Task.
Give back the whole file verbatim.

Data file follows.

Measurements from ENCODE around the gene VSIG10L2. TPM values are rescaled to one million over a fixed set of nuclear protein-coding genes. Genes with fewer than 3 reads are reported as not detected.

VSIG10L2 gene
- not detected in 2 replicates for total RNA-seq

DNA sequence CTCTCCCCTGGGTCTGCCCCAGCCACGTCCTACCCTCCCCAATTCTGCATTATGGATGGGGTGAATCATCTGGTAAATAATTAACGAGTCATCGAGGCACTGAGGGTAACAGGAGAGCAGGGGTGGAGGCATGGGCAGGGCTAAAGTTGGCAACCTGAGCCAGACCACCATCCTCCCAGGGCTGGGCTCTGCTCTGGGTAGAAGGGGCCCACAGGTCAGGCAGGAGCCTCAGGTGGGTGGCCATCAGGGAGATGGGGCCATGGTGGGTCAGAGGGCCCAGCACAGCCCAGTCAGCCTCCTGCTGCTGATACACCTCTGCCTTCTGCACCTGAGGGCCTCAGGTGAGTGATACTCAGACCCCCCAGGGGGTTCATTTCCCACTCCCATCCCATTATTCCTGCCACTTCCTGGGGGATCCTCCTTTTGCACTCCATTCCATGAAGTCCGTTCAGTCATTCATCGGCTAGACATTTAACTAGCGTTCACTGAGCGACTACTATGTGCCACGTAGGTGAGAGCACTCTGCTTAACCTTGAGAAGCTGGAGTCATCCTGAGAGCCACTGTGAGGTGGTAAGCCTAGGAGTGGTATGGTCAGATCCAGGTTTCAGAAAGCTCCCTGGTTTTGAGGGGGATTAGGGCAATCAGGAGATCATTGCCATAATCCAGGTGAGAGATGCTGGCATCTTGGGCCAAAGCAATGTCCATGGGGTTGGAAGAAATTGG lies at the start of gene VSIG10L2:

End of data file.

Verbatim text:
Measurements from ENCODE around the gene VSIG10L2. TPM values are rescaled to one million over a fixed set of nuclear protein-coding genes. Genes with fewer than 3 reads are reported as not detected.

VSIG10L2 gene
- not detected in 2 replicates for total RNA-seq

DNA sequence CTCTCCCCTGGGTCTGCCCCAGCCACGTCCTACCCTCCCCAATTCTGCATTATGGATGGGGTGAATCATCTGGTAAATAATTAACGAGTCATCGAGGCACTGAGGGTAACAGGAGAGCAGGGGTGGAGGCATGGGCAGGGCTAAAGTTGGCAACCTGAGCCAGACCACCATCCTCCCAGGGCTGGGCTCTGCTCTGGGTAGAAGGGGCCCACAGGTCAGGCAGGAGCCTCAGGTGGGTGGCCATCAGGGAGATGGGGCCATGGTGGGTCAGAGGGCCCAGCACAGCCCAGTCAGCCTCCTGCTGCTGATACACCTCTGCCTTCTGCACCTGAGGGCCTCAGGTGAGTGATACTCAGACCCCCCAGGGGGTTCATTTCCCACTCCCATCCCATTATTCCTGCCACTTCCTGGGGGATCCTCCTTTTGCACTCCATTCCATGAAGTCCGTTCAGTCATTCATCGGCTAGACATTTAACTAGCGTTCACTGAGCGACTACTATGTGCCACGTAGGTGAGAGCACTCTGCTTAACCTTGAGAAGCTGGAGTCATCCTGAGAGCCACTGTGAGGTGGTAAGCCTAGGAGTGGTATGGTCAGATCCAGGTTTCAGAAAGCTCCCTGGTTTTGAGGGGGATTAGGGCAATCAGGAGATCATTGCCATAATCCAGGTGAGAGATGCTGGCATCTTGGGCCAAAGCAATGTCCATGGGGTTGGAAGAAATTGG lies at the start of gene VSIG10L2: